Following a three-game losing streak to No. 5 Stanford, then-No. 2 Oregon and Arizona State, Washington has gotten back on track by racking up 1,270 total yards in blowout wins over California and the Buffaloes.
Keith Price seeks his third straight 300-yard passing game after completing 68.9 percent of his attempts for 688 yards and four touchdowns in those victories.
The Huskies, however, are likely to find things a bit more difficult against one of the top linebacking corps in the country - a unit that includes Jack, star Anthony Barr, Eric Kendricks and Jordan Zumwalt.
The Bruins have been particularly tough at the Rose Bowl, allowing an average of 16.5 points while winning their four home games.
''It's going to be a hard-fought ballgame,'' Washington coach Steve Sarkisian said. ''That's a good football team at UCLA. It won't be an easy environment to play in on a Friday night."
With the Bruins' running backs banged up, linebacker Myles Jack could be in line for more work to build on his spotlight-grabbing performance against Arizona, where the true freshman rushed for 120 yards and one touchdown on six carries. Whether Jack can handle double duty and still stay productive against the Huskies' up-tempo offense and strong collection of skill players, including running back Bishop Sankey and tight end Austin Seferian-Jenkins, will be a delicate balancing act for Jim Mora and his coaching staff.
Stanford and Oregon, California and Colorado. Those teams bookend the Pac-12 Conference football standings.
Then there are the huddled masses — some of which don't actually huddle — yearning to break out from the middle of the Pac.
UCLA and Washington, who play at the Rose Bowl on Friday night, will be trying to improve their place.
The Bruins, who are 7-2 overall, 4-2 in Pac-12 play, and Huskies (6-3, 3-3) are trying to reach the upper echelon. UCLA needs to keep pace with Arizona State, which it trails by a game in the South Division.
"You can point to Oregon and Stanford up at the top, but there is probably another six or seven schools after them that, man, everyone is really, really close," said Washington Coach Steve Sarkisian.
Separation is the goal.
"Everyone wants to be that name, where people say, 'We have to play UCLA this week,'" said Bruins receiver Jordan Payton. "Every day we have to improve how everyone looks at us."
If UCLA wins its remaining three games, it reaches the Pac-12 championship game for a third consecutive season. That would mean another crack at Stanford or Oregon.
UCLA, ranked 13th, could then make the argument it belongs in Pac-12 high society.
"That's the type of mentality we like to have," said linebacker Jordan Zumwalt. "We can't go out thinking, 'We want this really bad; we might get this.' We have to think, 'This is ours; we have to have it.' These three games are going to make us who we are."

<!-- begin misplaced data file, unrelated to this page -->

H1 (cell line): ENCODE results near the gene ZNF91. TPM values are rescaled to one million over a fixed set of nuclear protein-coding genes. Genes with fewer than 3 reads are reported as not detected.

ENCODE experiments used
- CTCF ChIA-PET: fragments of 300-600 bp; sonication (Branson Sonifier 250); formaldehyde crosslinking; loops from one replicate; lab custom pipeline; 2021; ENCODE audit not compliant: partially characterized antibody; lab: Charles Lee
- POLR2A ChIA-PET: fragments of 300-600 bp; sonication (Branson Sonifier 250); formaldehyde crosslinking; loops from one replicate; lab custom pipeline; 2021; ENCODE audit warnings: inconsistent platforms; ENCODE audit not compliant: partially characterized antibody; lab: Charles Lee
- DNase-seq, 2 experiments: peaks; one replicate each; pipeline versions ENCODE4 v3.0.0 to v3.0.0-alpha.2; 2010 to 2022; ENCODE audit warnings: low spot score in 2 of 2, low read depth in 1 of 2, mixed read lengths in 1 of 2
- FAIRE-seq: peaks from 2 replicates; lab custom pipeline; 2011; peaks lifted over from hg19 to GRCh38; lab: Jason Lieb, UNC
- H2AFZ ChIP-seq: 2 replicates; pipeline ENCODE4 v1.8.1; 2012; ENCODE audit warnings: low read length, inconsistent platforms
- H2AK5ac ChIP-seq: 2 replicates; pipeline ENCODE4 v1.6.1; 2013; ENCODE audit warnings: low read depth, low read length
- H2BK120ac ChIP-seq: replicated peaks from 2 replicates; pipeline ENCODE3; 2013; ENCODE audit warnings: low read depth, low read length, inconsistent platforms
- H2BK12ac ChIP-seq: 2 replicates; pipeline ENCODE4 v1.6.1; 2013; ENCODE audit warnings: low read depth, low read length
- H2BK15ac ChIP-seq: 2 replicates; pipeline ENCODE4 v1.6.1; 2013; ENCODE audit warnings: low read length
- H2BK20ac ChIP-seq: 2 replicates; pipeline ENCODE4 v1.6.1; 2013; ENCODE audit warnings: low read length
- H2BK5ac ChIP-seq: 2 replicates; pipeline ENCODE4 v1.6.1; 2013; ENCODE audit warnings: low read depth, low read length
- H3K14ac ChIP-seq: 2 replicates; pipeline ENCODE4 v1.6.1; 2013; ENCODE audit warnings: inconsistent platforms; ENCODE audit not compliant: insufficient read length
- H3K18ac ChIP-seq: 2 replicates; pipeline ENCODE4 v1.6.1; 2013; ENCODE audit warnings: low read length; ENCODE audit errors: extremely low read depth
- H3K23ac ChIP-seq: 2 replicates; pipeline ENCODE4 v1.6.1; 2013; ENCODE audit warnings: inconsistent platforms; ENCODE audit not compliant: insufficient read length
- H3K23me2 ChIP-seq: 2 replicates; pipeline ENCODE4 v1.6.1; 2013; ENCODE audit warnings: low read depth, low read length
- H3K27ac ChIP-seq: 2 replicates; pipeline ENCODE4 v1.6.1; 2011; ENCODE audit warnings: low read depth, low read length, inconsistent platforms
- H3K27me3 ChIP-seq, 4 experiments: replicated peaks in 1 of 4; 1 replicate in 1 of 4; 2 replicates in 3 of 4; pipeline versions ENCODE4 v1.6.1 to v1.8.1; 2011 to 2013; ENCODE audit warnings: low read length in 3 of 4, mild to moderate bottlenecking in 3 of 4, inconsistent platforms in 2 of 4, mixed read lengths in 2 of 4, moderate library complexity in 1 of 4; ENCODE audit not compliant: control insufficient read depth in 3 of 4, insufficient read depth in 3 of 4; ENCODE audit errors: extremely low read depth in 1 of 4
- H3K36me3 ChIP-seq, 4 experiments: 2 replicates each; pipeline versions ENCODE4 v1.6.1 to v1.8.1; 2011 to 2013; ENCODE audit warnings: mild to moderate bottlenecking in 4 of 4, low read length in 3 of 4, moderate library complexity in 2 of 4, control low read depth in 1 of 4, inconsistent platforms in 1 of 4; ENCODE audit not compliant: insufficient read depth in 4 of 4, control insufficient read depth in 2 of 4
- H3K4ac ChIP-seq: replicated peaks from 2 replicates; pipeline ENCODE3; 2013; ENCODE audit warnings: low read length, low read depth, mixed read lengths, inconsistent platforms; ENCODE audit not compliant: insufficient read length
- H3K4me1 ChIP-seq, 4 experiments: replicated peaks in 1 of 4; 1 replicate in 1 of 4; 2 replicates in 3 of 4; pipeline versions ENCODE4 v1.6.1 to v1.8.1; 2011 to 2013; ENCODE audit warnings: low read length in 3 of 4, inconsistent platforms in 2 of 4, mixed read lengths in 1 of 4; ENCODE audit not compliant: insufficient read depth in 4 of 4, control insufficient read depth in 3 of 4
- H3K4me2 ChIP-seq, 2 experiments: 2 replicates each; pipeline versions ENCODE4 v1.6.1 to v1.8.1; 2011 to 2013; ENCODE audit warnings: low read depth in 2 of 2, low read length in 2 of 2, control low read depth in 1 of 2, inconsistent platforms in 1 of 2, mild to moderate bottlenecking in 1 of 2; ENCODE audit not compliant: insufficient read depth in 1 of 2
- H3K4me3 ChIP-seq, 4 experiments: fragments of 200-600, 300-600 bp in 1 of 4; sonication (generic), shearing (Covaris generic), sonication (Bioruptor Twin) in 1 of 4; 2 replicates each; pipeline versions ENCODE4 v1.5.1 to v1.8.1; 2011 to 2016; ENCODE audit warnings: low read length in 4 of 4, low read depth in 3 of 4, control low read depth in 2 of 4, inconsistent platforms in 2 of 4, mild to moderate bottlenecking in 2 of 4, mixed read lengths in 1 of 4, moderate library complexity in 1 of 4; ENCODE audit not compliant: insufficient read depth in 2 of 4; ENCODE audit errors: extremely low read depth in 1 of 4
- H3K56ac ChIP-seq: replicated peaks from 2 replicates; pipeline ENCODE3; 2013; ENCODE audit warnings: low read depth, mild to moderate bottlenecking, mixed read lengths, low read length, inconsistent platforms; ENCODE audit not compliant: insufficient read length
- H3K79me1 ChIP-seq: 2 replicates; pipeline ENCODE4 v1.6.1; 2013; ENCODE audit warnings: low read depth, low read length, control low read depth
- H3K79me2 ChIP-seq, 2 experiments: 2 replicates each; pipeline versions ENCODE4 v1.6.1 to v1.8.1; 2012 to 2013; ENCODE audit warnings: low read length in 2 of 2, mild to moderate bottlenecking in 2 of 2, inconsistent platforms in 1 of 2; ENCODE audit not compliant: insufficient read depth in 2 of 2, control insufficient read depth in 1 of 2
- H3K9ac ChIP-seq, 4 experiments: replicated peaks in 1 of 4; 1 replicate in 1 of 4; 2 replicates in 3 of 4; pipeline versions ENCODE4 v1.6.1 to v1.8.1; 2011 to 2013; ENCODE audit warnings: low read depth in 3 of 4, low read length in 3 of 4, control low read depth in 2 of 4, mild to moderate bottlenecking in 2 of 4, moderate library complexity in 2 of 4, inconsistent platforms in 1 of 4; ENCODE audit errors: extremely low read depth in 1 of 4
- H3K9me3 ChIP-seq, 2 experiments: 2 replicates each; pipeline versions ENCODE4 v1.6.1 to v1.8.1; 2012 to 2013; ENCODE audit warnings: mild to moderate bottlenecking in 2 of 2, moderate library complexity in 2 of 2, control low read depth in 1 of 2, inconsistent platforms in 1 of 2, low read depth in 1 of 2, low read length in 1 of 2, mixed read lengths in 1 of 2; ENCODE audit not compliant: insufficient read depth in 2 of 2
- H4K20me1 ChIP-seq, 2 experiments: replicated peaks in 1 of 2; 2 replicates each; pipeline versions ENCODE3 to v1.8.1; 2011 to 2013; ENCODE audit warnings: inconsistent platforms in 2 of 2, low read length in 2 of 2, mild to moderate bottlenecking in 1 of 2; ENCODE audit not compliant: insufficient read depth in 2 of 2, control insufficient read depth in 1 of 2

Washington, too, can do some image polishing.
A three-game sweep to finish the season won't get the Huskies to the title game, but it would leave them 9-3, which would be their best record since going 11-1 in 2001, when they won the conference and the Rose Bowl.
"I think we have the pieces in place to make that run," Sarkisian said. "Now we have to put that into action. We haven't won in the Rose Bowl in a long time."
Washington's last victory over UCLA at the Rose Bowl was in 1995, when Sarkisian was a junior quarterback at Brigham Young. Ending that seven-game losing streak would give the Huskies seven victories for a fourth consecutive season.
Moving off that number is important for Sarkisian, whose future at Washington was in question before the season began.
Moving too far off that number might have him leaving Seattle anyway. Sarkisian is said to be in the mix for the USC coaching job. He was an assistant under Pete Carroll for seven seasons. The speculation began soon after USC's cardinal-faced loss to Arizona State, when Lane Kiffin was fired in the most dramatic airport scene since "Casablanca."
After Kiffin's ouster, Sarkisian told reporters, "I'm extremely thankful for the opportunity I have to be the head football coach at the University of Washington. … It's an awesome place to be. I have never once, and I will never, comment on hypothetical scenarios."
Still, Sarkisian seems to be building the perfect USC resume. He took over a program that was in far worse shape than USC's current situation. The Huskies were 0-12 in 2008.
And, like Carroll, who traded barbs during his tenure with Stanford's Jim Harbaugh, Sarkisian already has a feud with Stanford's coach. After a 31-28 loss to the Cardinal, Sarkisian accused Stanford of having players fake injuries to slow the Huskies' offense. Stanford Coach David Shaw testily denied the allegations.
A victory over UCLA at the Rose Bowl could mark another line on USC's check list.
As for the Bruins, what they are playing for is clear, according to Mora: "To come out of the Pac-12 South," and play in the conference title game.
"There won't be any Oregon anymore because Stanford is going to win out," Zumwalt said. "So it will be Stanford and UCLA."
With a critical showdown with Arizona State looming, the 13th- ranked UCLA Bruins will battle a tough Washington Huskies squad in a Pac-12 skirmish at the Rose Bowl on Friday.
Last weekend the Huskies got back to the type of success they had to begin the season as they posted 628 yards of total offense en route to a 59-7 rout of Colorado in Seattle. It was the fifth time this year the Huskies had surpassed 500 yards but the second time since doing so in the first three weeks of the campaign. Washington enters play on Friday with a 6-3 overall record, ensuring a bowl appearance.
As for UCLA, the Bruins have recovered from their stumbles at the end of October against Oregon and Stanford with back-to-back wins in the last two weeks. The most recent victory was a 31-26 triumph over a strong Arizona squad in Tucson. The surge from the Bruins has improved their overall record to 7-2 and to a No. 13 spot in the Top 25. None of that matters though as despite being eight spots ahead of Arizona State in the national rankings, the Bruins are still a game back of the Sun Devils in the Pac-12 South.